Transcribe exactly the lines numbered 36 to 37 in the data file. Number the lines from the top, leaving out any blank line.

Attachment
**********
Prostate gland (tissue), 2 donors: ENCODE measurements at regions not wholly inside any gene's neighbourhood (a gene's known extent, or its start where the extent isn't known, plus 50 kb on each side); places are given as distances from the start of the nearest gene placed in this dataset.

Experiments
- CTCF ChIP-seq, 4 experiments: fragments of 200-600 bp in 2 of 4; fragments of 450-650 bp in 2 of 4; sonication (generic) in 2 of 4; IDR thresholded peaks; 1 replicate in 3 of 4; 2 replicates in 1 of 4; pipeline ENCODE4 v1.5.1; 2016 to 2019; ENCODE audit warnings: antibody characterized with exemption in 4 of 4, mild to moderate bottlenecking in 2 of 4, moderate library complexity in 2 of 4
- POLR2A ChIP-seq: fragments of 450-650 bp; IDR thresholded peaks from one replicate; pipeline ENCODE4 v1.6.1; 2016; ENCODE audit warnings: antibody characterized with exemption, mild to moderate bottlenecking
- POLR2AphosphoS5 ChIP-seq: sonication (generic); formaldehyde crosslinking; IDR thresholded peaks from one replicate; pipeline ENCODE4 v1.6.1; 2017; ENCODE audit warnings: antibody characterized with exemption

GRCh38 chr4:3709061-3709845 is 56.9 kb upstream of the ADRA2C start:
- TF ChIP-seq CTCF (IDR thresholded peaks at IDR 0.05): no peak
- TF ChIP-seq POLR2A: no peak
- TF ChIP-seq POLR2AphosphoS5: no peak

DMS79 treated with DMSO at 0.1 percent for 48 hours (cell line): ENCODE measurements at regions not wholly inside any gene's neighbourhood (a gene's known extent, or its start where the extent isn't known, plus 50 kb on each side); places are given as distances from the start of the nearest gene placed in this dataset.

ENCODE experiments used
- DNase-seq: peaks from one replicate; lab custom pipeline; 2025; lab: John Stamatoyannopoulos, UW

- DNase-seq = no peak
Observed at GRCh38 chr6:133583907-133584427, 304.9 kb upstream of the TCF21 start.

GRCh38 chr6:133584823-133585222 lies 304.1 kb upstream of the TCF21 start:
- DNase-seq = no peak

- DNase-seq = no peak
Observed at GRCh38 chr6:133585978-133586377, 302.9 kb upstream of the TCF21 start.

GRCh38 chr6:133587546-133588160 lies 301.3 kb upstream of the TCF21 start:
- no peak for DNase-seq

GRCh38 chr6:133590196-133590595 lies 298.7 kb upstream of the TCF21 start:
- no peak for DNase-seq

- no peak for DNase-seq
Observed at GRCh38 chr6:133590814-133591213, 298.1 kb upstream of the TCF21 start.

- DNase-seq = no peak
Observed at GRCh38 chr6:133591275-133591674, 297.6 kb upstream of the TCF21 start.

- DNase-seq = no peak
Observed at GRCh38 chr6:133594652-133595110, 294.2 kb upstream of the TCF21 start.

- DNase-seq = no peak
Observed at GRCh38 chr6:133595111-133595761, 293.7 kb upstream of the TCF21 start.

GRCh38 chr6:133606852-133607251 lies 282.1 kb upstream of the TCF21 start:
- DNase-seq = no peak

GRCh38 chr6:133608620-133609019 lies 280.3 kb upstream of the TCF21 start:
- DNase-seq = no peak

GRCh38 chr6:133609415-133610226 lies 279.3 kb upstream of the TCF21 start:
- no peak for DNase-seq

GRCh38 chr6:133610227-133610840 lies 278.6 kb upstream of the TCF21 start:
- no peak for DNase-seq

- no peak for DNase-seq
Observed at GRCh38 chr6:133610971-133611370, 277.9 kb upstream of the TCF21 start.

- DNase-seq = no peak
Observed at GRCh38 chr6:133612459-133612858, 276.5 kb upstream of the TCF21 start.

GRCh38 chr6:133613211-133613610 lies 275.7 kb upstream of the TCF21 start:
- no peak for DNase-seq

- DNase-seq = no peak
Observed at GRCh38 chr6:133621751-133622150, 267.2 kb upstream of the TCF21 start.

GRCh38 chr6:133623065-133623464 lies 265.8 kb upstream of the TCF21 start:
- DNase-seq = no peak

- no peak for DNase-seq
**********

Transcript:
- no peak for DNase-seq

GRCh38 chr6:133610227-133610840 lies 278.6 kb upstream of the TCF21 start: